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Queen Elizabeth National Park
Queen Elizabeth National Park, situated astride
the Equator in the Western Rift Valley of South West Uganda, together with Kyambura and Kigezi wildlife reserves form one of the most diverse ecosystems in Africa. In 1979, Queen Elizabeth National Park was designated a Biosphere Reserve for humanity under UNESCO, with the goal of integrating human activities with the conservation of wildlife. There are 11 fishing village enclaves within the park.
Several ethnic groups closely related inhabit this part of the country.

Queen Elizabeth National Park has been protected since the late '20s as Lake George and Lake Edward game reserve. It was renamed in 1954 to commemorate a visit by the British monarch. The park covers 2056 sq. km and includes a variety of eco-systems from semi deciduous tropical forest to green meadows, savannah and swamps. Queen Elizabeth National Park is the home of the famous tree climbing lion and the Uganda Kob plus other antelope species, elephant, buffalo, hippos, baboons and chimpanzees.

A total of 95 mammals species with 10 primates species has been recorded. The park boasts of 606 recorded bird species making it the ideal destination for bird watchers. In the Katwe Crater Lakes, spectacular flocks of flamingo congregate seasonally, creating a vast pink carpet like impression.

Elephants are plentiful especially along the Channel Track, when they come to water during the dry season. Large breeding herds are commonly seen. The Kasenyi sector is regarded as the best place to observe lions. Uganda Kob are plentiful here on the grass plains. The rare Giant Forest Hog can also be seen during the day close to the old airstrip. Leopard sightings are not uncommon. Wart Hog, Hippo and Defassa Waterbuck
are easy to see.
Great herds of buffalo are common in Ishasha. The star attraction is
a pride of tree climbing Lions that are regularly seen. Lake Edward hosts the largest hippo population in the world.

Queen Elizabeth National Park has the largest recorded number (more than 600) of bird species of all Uganda's national parks. Every water bird resident in Uganda can be seen here together with a variety of woodland and forest birds. Queen Elizabeth National Park is an important wintering and stopover site for a great number of European migrant species whose numbers can exceed millions at pre-migration build-up times.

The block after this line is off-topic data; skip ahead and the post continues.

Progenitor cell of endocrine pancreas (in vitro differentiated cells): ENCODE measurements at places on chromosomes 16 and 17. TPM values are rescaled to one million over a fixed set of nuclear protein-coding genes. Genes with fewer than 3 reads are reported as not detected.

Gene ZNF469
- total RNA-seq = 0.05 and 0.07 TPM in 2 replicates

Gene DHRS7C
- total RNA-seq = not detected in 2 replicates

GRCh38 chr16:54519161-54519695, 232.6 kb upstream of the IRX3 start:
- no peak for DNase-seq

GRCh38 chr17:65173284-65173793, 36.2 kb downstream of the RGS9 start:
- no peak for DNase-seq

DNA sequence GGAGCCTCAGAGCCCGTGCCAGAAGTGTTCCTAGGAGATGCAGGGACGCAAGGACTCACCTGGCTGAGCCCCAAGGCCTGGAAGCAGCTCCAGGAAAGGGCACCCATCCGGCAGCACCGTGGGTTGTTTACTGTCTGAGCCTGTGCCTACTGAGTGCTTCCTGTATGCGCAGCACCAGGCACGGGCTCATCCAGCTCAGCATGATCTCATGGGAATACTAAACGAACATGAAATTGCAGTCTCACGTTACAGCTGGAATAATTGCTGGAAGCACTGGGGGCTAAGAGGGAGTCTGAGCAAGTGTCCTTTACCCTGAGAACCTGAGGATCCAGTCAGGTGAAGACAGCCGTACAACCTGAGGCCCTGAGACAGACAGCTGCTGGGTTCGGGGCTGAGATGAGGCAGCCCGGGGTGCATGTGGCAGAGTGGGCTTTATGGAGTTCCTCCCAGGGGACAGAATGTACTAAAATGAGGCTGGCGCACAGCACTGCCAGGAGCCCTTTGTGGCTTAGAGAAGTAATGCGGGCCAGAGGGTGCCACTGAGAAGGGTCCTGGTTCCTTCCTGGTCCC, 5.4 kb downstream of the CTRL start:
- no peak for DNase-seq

Key species present are: Shoebill stork, African fish eagle, martial eagle, papyrus gonoleck, African skimmer, broad billed roller, Cassin's grey flycatcher and rarities like the scaly breasted illadopsis, snowy headed robin chat and chestnut wattle eye.

Game drives
in Queen Elizabeth National Park there are more than 200 km of well maintained tracks too many to be mentioned here.
  • The channel drive circuit gives one a chance to see, like anywhere
    in Africa, massive giant forest hog, regularly seen in the daylight hours.
  • Kasenyi plains and Lake George offer the largest concentrations
    of game in Queen Elizabeth National Park. It is also the most reliable place to see lions.
  • Katwe Crater Lakes is an experience not to be missed with its spectacular birdlife. Moreover it is very important due to the traditional salt works that since 14th century has been mined
    by traditional methods and is still in use today.
Boat trips
One of the most popular activities is the 2 hours launch trip on the Kazinga channel, a memorable experience in itself. Visitors will see elephants, buffalos, water bucks, Uganda kobs, large hippos, crocodiles, leopards and lions. Water birds are plentiful like water thickknee, yellow billed stork, various plovers, pink backed pelicans and white bellied cormorants.

Guided walks
  • Chimpanzee tracking at Kyambura Gorge. The 16 km long and 100 meters deep Kyambura river gorge protects a chimpanzee community in a restricted territory. This means that it is very easy to locate chimps. Moreover, black and white colobus, vervet monkeys and olive baboons are present.
  • Maramagambo forest walks include an unguided 1km long path through lush primary forest and 3 other loops. Following the longest one serious birdwatchers have the chance to find bird rarities like scaly breasted illadopsis, chestnut wattle eye and the snowy headed robin chat. The other 2 lead to the forested shore of Lake Kyasanduka or to a large cave with a high percentage of bats.